Garvin and Betty Jo divorced in 1992, and Betty Jo is now named Betty Jo Woodall. Garvin married Ila on July 10, 1993. In October 2001, Garvin contacted Primerica to confirm the identity of the Policy beneficiary, and by letter dated October 5, 2001, Primerica informed Garvin that “Betty Jo Reid” was still listed as the principal beneficiary.

         On April 10, 2002, at Garvin's request, Primerica mailed him a form titled “MULTIPURPOSE CHANGE FORM.” Later that month, Primerica received a MULTIPURPOSE CHANGE FORM, dated April 21, 2002, signed by Garvin, Ila, and two witnesses.[3] The form had three main sections, clearly separated by box borders. The first section was titled “NAME CHANGE;” the second, “TRANSFER OWNERSHIP;” and the third, “CHANGE BENEFICIARY.” The “CHANGE BENFICIARY” section had three subsections: “PRINCIPAL BENEFICIARY, ” “CONTINGENT BENEFICIARY, ” AND “SPOUSE RIDER BENEFICIARY.”

         Garvin completed the NAME CHANGE and CHANGE BENEFICIARY sections of the form that he submitted to Primerica. In the “NAME CHANGE” section, a handwritten checkmark appeared beside the selection “Insured Spouse;” “Betty Reid” is written on a line reserved for “Prior Name;” “Ila Elaine Reid” is written on a line reserved for “New Name;” and “marriage” is written on a line reserved for “Reason for Change.”[4] Under the “CHANGE BENEFICIARY” section, which appears on page 2 of the form, the following language appears:

All designations of present beneficiaries and elections of settlement options pertaining to death benefits on the referenced Policy are hereby revoked and the proceeds payable under said Policy are to be paid to the following named person[s] as specified below pursuant to the payment provisions of said Policy, with the right to change the designation reserved.[5]

         Immediately following the foregoing language, the name “Ila Elaine Reid” is handwritten on a line reserved for the “Principal Beneficiary, ” the number “100” appears on a line reserved for beneficiary percentage allocation, [6] and the word “wife” is written on a line reserved for relationship to the insured. Garvin also supplied Ila's social security number and birth date, as the form required.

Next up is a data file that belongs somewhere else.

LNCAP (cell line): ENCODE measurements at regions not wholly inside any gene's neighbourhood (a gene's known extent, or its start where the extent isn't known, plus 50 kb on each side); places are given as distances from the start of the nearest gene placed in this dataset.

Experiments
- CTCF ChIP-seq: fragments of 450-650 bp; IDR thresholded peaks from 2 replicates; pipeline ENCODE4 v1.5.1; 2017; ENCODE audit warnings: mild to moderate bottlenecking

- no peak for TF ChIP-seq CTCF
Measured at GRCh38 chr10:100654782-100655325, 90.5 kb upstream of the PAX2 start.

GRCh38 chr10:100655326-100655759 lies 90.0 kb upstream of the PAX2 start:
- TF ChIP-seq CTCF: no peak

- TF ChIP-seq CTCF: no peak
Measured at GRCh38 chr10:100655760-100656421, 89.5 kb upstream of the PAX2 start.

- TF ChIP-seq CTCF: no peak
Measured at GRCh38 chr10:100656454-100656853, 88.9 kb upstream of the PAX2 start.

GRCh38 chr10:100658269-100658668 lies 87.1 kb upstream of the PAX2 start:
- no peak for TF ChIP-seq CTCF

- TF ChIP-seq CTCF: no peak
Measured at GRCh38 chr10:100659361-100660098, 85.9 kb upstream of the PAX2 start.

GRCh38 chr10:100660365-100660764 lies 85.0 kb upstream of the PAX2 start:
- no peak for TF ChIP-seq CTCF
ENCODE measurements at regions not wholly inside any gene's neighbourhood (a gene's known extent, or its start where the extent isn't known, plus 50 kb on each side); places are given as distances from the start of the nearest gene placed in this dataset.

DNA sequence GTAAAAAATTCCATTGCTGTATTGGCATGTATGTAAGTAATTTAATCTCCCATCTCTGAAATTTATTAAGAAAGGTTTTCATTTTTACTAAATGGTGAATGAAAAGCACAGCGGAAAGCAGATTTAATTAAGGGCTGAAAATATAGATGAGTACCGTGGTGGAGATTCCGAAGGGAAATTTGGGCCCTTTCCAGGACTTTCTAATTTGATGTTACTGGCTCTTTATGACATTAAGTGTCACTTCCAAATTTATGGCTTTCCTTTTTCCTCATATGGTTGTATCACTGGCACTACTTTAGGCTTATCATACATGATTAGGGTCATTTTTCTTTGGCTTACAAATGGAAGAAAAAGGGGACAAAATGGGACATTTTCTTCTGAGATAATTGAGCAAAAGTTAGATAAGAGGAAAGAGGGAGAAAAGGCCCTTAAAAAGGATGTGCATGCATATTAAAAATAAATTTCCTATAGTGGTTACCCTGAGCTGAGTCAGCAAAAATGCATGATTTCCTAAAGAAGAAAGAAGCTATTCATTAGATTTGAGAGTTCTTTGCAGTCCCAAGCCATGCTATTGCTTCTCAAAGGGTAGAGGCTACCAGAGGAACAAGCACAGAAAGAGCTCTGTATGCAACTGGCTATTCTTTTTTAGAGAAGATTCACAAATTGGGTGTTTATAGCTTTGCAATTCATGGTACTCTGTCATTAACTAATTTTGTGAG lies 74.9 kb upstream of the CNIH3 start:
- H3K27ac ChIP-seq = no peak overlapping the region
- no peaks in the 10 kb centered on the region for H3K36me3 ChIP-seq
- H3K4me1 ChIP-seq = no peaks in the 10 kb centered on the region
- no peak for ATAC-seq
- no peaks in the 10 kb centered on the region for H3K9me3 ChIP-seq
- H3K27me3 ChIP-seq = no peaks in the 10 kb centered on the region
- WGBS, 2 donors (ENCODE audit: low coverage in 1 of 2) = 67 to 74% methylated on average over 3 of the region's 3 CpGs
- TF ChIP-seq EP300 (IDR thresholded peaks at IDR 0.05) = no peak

The Policy sets forth the procedure for changing beneficiaries as follows:

CHANGE OF BENEFICIARY - A change of Beneficiary may only be made by Notice to Us. Such Notice to Us must be signed by you while the insured is still alive. A Beneficiary designated irrevocably may not be changed except with the consent of that Beneficiary. A change of Beneficiary will not be effective until received at our Executive Office. When so received, even if the insured is not then living, the change of beneficiary will take effect on the date the Notice to Us was signed, subject to any payment made by us in good faith before receiving the change.[7]

         The Policy defines “You” as “owner of the Policy” and “Notice to Us” as “information we have received at our Executive Office which is written, signed by you, and is acceptable to us.”[8]

A letter to Garvin from Primerica, dated May 6, 2002, reads as follows:
Dear Policyholder:
We have received your request to process a change on your policy. Unfortunately, we were unable to complete this request without the ...